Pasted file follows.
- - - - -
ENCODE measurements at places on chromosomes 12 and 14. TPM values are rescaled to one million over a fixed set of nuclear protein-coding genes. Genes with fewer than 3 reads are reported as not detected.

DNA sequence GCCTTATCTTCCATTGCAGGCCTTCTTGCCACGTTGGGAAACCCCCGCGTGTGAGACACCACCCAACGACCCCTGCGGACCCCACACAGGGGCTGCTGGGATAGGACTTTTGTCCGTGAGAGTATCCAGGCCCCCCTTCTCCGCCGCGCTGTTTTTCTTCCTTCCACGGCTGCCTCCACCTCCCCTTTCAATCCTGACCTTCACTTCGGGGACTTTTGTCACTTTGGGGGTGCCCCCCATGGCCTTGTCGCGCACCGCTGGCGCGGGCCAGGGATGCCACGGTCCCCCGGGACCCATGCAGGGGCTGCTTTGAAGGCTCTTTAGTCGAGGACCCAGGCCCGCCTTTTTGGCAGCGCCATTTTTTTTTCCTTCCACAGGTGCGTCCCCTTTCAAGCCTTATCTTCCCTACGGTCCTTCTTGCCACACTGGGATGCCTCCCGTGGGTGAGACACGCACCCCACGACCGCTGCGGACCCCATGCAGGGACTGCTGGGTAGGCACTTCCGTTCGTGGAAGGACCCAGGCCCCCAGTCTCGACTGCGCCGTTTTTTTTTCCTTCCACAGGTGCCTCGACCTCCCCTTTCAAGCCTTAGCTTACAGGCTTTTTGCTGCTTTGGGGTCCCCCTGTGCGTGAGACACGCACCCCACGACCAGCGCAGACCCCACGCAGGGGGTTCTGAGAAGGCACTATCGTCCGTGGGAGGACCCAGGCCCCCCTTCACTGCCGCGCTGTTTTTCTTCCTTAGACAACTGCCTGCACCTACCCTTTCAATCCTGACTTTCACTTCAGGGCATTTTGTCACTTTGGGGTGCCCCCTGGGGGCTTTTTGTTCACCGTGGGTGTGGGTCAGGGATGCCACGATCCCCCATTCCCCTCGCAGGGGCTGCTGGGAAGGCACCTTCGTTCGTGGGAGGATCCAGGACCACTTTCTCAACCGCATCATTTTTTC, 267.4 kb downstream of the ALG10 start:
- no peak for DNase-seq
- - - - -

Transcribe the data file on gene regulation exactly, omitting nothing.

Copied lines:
ENCODE measurements at places on chromosomes 12 and 14. TPM values are rescaled to one million over a fixed set of nuclear protein-coding genes. Genes with fewer than 3 reads are reported as not detected.

DNA sequence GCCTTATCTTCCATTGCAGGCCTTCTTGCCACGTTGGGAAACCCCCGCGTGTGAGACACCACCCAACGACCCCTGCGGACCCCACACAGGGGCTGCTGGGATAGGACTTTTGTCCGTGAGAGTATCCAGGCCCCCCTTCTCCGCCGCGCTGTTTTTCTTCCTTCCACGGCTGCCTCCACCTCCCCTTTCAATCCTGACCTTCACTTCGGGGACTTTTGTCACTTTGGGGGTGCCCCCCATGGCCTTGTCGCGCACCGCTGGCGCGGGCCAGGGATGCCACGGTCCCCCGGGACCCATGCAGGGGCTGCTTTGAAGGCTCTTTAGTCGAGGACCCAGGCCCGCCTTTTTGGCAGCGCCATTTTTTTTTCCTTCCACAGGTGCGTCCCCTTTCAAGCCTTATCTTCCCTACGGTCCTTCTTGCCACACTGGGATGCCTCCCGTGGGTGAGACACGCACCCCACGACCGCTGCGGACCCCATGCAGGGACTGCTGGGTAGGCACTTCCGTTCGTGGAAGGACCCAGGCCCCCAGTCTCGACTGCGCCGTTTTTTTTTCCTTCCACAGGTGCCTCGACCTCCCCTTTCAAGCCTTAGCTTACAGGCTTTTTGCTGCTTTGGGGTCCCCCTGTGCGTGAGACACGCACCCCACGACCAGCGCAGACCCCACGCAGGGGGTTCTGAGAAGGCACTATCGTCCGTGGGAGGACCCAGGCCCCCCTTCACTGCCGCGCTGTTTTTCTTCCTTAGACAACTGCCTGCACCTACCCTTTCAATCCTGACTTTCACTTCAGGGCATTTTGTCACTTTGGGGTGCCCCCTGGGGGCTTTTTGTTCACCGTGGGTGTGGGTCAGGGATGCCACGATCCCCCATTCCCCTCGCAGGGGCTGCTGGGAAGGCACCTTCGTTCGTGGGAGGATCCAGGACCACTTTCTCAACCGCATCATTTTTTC, 267.4 kb downstream of the ALG10 start:
- no peak for DNase-seq